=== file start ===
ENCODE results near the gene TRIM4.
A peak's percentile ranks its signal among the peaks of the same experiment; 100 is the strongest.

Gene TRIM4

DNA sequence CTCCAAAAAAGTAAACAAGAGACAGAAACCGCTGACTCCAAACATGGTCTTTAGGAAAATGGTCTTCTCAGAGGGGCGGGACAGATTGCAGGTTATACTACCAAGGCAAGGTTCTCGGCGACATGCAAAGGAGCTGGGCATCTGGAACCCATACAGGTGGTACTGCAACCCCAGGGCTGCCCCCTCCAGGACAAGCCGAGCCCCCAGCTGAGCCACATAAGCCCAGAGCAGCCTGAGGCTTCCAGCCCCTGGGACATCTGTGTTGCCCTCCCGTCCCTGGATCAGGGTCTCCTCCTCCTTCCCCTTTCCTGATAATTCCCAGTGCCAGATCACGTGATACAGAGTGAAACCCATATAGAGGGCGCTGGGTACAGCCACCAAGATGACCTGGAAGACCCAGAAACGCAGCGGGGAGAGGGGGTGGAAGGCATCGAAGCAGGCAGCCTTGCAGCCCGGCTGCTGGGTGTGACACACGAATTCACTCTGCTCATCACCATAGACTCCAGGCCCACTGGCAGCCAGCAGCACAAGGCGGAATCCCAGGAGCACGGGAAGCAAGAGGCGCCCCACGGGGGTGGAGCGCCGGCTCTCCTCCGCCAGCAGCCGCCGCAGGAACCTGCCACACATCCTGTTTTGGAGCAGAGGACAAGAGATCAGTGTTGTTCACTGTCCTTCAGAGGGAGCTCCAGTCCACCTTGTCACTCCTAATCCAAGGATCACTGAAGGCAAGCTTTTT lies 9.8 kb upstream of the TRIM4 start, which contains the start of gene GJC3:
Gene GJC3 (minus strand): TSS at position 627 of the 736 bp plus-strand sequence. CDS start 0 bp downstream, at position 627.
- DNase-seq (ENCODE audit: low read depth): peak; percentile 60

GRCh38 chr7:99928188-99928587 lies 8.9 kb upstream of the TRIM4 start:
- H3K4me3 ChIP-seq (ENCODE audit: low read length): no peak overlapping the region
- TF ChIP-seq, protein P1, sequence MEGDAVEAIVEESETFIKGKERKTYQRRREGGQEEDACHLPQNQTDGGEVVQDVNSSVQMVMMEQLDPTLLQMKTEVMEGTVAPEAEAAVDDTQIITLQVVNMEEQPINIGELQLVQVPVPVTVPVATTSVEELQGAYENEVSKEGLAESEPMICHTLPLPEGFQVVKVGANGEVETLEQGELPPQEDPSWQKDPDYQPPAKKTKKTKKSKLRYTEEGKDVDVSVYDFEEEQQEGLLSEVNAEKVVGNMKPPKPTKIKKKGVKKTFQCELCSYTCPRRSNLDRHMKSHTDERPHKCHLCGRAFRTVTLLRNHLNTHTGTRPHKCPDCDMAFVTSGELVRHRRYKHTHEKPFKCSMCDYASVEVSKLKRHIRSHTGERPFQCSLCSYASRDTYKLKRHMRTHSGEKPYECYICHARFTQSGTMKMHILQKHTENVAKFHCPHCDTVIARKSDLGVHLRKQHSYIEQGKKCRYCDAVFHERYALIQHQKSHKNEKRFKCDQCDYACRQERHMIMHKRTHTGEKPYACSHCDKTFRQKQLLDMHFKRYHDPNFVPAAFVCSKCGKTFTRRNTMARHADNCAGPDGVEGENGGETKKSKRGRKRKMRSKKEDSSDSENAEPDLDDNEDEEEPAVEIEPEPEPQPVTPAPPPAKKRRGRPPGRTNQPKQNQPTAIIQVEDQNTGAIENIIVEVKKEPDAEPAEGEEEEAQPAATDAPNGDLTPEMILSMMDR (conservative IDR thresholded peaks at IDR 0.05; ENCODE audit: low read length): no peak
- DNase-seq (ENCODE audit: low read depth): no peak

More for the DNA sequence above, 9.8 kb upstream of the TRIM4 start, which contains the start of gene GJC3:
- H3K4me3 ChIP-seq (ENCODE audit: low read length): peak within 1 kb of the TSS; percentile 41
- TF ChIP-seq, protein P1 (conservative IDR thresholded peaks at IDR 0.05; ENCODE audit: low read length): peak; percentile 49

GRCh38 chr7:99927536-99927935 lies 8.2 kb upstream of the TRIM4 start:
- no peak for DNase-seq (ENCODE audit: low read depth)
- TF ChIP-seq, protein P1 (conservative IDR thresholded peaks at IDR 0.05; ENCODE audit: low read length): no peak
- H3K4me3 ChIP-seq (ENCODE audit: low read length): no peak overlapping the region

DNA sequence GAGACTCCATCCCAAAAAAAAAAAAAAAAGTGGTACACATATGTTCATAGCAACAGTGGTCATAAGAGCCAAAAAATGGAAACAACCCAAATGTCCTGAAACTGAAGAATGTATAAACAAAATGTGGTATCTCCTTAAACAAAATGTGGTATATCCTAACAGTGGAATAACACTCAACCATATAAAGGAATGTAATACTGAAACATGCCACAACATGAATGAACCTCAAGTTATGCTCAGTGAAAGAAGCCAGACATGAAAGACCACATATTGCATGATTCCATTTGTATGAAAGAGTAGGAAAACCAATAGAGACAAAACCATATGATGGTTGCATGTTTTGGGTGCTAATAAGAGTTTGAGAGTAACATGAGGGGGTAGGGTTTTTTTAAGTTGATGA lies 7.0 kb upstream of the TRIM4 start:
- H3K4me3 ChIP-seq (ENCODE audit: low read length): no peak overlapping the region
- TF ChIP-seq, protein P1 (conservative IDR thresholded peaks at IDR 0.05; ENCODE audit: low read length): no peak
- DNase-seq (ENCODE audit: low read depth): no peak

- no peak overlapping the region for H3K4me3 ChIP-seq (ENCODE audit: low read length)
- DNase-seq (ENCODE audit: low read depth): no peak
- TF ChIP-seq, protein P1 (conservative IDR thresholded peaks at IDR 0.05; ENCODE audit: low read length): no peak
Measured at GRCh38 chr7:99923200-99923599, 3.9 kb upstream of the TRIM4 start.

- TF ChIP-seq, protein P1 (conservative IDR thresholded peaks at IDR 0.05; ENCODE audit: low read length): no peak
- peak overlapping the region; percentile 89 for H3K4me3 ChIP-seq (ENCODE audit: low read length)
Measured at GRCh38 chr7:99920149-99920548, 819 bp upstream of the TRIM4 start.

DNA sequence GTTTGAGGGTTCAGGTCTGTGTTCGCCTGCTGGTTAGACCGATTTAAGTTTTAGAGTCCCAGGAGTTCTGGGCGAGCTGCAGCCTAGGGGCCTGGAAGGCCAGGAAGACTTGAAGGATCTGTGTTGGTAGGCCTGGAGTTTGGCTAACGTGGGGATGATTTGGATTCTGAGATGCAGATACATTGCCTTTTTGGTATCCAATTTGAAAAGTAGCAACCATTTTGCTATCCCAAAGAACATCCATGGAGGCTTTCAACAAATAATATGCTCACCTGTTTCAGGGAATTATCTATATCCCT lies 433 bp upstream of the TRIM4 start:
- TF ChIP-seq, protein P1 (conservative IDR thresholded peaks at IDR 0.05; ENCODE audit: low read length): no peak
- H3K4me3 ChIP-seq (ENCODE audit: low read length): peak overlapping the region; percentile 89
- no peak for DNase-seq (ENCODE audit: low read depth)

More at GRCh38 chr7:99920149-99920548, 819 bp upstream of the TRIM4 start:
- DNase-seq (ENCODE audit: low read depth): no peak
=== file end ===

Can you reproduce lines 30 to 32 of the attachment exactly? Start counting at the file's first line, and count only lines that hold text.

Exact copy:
- TF ChIP-seq, protein P1 (conservative IDR thresholded peaks at IDR 0.05; ENCODE audit: low read length): no peak
- H3K4me3 ChIP-seq (ENCODE audit: low read length): peak overlapping the region; percentile 89
- no peak for DNase-seq (ENCODE audit: low read depth)